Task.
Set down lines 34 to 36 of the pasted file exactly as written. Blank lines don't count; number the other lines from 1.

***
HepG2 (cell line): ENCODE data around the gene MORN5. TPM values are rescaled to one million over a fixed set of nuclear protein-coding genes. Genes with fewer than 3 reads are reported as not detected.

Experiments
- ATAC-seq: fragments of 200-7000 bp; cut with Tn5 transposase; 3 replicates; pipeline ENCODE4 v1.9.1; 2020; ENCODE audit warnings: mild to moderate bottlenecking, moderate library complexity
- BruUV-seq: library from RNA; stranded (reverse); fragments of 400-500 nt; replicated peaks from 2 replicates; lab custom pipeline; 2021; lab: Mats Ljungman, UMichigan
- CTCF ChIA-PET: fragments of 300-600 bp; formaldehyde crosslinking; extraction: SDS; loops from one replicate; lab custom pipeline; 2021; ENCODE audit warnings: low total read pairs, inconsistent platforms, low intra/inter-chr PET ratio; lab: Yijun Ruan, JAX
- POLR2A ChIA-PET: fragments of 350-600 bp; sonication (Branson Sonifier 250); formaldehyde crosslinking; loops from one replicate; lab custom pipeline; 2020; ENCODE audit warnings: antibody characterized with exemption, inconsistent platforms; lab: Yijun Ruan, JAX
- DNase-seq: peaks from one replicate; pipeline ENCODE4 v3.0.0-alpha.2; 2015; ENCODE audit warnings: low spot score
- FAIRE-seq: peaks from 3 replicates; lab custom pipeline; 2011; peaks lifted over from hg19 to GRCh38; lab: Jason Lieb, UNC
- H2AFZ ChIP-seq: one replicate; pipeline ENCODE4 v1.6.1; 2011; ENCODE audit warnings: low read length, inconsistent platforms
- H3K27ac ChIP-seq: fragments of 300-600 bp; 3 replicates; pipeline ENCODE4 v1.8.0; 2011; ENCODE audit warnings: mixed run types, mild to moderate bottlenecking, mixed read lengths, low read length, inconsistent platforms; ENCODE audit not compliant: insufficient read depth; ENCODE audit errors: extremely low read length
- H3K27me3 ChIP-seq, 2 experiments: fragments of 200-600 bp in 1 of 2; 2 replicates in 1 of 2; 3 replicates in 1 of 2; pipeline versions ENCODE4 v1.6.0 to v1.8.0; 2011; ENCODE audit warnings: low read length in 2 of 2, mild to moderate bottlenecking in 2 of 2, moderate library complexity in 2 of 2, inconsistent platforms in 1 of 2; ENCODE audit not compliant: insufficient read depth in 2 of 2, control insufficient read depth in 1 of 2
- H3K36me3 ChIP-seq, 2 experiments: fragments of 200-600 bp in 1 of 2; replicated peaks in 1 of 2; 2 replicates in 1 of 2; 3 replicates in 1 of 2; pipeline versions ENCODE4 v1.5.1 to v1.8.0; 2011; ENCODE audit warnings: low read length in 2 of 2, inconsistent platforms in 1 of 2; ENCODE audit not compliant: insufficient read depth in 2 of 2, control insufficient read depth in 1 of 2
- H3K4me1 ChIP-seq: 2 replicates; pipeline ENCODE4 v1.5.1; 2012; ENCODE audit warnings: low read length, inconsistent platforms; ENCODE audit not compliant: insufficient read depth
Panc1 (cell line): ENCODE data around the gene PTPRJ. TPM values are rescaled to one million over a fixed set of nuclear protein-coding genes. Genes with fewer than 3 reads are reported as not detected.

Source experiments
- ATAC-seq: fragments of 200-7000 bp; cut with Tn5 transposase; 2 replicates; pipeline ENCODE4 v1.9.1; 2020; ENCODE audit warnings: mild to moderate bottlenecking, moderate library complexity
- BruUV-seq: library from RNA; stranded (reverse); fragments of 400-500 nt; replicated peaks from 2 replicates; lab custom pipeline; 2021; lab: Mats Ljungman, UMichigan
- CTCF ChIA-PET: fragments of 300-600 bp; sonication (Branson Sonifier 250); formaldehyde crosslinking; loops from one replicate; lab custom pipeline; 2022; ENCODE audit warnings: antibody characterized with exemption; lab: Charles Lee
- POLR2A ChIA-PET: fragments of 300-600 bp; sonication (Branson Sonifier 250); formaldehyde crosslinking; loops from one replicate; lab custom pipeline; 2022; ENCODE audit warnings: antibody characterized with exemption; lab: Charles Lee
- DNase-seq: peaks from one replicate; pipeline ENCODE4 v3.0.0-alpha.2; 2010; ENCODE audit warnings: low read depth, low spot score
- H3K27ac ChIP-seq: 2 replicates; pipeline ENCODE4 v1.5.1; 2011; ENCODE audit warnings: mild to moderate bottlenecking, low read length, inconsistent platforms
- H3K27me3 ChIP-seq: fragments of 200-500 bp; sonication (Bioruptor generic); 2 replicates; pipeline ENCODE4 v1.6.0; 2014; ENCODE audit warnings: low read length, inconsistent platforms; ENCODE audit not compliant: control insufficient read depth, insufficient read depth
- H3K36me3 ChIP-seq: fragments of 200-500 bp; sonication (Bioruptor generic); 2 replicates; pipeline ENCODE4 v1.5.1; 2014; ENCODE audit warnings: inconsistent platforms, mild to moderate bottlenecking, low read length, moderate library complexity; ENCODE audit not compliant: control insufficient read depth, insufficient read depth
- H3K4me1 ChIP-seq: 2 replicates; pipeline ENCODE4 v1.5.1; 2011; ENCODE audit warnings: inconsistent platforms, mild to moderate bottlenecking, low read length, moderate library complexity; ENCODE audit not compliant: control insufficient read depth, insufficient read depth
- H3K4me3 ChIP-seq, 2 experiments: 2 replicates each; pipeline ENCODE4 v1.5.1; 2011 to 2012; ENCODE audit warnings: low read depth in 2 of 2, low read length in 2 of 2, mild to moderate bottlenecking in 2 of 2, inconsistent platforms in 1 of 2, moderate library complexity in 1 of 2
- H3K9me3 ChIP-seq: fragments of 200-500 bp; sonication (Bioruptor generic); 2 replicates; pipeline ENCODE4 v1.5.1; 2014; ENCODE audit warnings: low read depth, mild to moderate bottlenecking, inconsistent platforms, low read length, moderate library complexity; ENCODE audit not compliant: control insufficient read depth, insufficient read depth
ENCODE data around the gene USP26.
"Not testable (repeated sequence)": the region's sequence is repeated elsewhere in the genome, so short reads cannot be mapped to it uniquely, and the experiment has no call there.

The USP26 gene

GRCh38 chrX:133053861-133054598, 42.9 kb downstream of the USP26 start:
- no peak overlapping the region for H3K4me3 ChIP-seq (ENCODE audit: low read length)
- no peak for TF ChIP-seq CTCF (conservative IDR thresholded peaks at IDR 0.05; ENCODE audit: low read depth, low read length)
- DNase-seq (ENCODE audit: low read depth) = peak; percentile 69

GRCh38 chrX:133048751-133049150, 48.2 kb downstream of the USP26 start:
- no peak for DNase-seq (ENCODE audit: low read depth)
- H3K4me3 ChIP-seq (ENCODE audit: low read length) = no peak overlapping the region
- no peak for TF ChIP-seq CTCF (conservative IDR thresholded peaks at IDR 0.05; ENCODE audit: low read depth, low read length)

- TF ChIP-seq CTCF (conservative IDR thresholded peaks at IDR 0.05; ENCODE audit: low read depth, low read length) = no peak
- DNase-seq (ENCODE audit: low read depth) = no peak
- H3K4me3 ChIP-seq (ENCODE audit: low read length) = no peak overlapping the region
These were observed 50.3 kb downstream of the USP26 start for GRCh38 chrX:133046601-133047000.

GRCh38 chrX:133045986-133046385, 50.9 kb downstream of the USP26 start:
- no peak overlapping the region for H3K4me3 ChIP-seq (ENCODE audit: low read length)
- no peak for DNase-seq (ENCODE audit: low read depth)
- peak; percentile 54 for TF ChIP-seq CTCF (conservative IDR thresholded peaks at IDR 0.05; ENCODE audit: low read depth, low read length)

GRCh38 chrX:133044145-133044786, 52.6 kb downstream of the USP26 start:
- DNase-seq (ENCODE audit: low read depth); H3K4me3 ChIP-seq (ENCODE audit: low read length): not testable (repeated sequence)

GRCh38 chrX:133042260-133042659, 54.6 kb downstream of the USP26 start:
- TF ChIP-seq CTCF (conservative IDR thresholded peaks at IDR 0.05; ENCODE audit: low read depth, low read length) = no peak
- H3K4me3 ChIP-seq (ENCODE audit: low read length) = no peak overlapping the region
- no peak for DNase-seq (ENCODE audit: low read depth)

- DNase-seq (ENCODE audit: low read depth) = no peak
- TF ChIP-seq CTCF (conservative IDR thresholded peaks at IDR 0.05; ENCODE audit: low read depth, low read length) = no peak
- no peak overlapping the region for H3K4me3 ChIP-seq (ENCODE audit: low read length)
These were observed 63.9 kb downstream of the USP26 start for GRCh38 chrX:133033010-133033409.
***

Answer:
GRCh38 chrX:133048751-133049150, 48.2 kb downstream of the USP26 start:
- no peak for DNase-seq (ENCODE audit: low read depth)
- H3K4me3 ChIP-seq (ENCODE audit: low read length) = no peak overlapping the region